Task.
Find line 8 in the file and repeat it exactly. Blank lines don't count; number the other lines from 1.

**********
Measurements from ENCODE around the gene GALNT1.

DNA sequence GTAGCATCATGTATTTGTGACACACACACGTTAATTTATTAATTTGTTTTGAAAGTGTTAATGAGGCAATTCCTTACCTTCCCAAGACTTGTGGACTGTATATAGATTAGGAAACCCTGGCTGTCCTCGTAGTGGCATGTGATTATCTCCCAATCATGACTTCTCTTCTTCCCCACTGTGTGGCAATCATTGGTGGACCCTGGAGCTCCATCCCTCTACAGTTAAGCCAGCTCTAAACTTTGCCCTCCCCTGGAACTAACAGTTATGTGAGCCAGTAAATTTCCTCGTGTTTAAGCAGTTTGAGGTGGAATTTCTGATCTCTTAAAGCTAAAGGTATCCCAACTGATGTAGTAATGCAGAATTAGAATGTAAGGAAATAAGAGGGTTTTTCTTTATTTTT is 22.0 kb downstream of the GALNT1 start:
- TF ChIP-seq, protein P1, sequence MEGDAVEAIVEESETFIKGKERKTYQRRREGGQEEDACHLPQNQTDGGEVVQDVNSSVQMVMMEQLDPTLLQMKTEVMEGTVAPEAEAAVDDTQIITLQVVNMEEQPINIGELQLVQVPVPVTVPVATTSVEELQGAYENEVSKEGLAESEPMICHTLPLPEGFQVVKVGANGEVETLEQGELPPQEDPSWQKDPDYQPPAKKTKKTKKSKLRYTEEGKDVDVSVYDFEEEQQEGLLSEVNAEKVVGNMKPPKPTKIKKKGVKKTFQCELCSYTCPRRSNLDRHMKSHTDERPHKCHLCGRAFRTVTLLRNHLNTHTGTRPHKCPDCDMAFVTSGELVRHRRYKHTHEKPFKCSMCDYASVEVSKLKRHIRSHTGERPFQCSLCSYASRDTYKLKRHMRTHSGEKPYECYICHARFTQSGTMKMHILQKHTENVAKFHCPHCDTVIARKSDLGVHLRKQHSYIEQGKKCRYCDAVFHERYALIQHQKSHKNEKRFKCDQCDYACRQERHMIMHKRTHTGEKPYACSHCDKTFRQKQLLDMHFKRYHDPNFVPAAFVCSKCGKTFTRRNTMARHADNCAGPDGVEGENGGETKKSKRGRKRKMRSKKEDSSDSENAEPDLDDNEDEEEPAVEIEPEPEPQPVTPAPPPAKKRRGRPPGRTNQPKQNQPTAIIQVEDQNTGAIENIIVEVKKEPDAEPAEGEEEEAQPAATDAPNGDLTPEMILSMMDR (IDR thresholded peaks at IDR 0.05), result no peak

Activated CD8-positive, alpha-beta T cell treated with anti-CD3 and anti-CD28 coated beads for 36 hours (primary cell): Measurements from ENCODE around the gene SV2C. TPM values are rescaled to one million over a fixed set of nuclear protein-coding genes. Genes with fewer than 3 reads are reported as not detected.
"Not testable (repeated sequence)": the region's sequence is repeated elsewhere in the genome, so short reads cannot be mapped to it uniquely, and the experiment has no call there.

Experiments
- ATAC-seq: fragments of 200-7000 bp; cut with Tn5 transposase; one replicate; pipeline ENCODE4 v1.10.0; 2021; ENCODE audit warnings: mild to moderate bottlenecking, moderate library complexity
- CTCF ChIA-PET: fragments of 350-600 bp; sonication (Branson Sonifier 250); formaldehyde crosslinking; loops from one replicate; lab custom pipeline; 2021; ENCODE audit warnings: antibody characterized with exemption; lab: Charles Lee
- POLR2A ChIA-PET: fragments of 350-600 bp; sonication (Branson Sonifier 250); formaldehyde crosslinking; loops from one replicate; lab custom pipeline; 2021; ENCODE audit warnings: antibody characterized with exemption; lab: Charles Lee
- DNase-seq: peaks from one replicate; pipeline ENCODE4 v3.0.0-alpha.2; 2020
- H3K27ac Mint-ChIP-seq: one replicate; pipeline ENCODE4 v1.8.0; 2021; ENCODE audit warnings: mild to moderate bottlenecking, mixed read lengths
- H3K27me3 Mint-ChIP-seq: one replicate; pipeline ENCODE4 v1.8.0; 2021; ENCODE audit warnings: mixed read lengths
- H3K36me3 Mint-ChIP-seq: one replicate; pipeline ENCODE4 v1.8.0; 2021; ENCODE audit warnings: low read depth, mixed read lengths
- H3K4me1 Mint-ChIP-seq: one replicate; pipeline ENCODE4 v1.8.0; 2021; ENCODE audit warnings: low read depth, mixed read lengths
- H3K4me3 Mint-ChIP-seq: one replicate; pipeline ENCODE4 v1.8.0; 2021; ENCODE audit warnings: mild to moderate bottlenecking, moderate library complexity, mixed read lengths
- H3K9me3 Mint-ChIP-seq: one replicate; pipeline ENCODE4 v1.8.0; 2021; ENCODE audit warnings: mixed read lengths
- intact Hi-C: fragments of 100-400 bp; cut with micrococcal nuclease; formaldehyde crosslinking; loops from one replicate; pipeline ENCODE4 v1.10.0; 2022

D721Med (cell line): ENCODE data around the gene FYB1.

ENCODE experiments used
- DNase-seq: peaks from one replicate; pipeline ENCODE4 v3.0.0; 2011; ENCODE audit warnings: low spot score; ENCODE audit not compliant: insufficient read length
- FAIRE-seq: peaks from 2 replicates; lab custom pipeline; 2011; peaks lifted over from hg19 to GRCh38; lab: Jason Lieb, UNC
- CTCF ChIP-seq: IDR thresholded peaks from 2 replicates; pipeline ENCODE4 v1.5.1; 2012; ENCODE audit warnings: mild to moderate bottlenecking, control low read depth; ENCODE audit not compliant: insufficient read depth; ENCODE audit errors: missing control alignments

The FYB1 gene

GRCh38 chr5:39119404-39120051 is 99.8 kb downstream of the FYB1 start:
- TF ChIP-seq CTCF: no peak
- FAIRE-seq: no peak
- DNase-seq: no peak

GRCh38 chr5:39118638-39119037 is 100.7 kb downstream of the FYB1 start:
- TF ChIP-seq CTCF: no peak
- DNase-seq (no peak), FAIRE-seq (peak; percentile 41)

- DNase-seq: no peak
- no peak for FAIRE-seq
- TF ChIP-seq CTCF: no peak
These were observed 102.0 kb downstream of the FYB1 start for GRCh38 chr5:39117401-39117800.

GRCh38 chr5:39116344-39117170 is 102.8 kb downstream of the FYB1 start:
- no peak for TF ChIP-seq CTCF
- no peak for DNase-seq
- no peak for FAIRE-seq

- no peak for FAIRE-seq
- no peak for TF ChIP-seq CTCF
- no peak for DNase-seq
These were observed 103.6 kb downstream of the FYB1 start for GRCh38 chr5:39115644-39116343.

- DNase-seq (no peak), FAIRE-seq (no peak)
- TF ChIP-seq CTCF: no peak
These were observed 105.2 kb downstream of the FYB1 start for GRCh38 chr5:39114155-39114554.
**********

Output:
- CTCF ChIA-PET: fragments of 350-600 bp; sonication (Branson Sonifier 250); formaldehyde crosslinking; loops from one replicate; lab custom pipeline; 2021; ENCODE audit warnings: antibody characterized with exemption; lab: Charles Lee